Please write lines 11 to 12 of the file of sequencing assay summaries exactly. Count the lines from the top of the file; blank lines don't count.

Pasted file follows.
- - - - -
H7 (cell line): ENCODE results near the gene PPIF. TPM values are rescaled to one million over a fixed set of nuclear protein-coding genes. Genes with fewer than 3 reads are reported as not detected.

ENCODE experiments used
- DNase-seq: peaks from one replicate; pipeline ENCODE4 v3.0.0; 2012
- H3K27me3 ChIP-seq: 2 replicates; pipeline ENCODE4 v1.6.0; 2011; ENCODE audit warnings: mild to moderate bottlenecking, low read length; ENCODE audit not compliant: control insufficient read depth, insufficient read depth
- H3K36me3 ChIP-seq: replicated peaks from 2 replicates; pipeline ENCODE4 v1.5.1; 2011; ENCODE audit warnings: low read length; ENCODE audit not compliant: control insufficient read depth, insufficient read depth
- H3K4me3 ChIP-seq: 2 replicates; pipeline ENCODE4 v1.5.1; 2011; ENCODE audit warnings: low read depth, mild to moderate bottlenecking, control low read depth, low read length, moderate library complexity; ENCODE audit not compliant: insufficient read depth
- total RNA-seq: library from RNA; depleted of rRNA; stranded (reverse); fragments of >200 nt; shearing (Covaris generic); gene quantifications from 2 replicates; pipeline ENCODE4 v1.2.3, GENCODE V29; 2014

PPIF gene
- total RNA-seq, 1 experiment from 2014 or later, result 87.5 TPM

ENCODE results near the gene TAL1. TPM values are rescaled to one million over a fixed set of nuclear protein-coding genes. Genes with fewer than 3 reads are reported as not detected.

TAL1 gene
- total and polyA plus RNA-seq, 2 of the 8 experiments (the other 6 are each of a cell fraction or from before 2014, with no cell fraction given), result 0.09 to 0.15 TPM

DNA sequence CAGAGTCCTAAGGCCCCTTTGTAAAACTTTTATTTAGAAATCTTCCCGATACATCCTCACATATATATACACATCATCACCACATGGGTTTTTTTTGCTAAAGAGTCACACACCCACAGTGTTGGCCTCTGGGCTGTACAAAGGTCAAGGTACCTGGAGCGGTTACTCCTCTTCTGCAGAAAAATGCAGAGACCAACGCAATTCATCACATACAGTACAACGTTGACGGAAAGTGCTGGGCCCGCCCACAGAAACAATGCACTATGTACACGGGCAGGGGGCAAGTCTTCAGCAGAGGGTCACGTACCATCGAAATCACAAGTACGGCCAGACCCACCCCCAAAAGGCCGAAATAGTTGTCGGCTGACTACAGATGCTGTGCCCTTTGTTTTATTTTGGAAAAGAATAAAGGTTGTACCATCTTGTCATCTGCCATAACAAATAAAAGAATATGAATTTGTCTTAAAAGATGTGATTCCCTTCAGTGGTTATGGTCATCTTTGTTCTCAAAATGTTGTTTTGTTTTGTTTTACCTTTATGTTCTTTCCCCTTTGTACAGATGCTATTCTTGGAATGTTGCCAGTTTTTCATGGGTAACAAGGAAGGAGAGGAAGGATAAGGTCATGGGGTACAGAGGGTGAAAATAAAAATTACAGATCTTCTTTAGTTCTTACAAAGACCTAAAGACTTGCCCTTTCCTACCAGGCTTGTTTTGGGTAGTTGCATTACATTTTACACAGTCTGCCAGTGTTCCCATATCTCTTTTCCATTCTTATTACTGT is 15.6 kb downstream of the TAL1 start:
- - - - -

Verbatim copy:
TAL1 gene
- total and polyA plus RNA-seq, 2 of the 8 experiments (the other 6 are each of a cell fraction or from before 2014, with no cell fraction given), result 0.09 to 0.15 TPM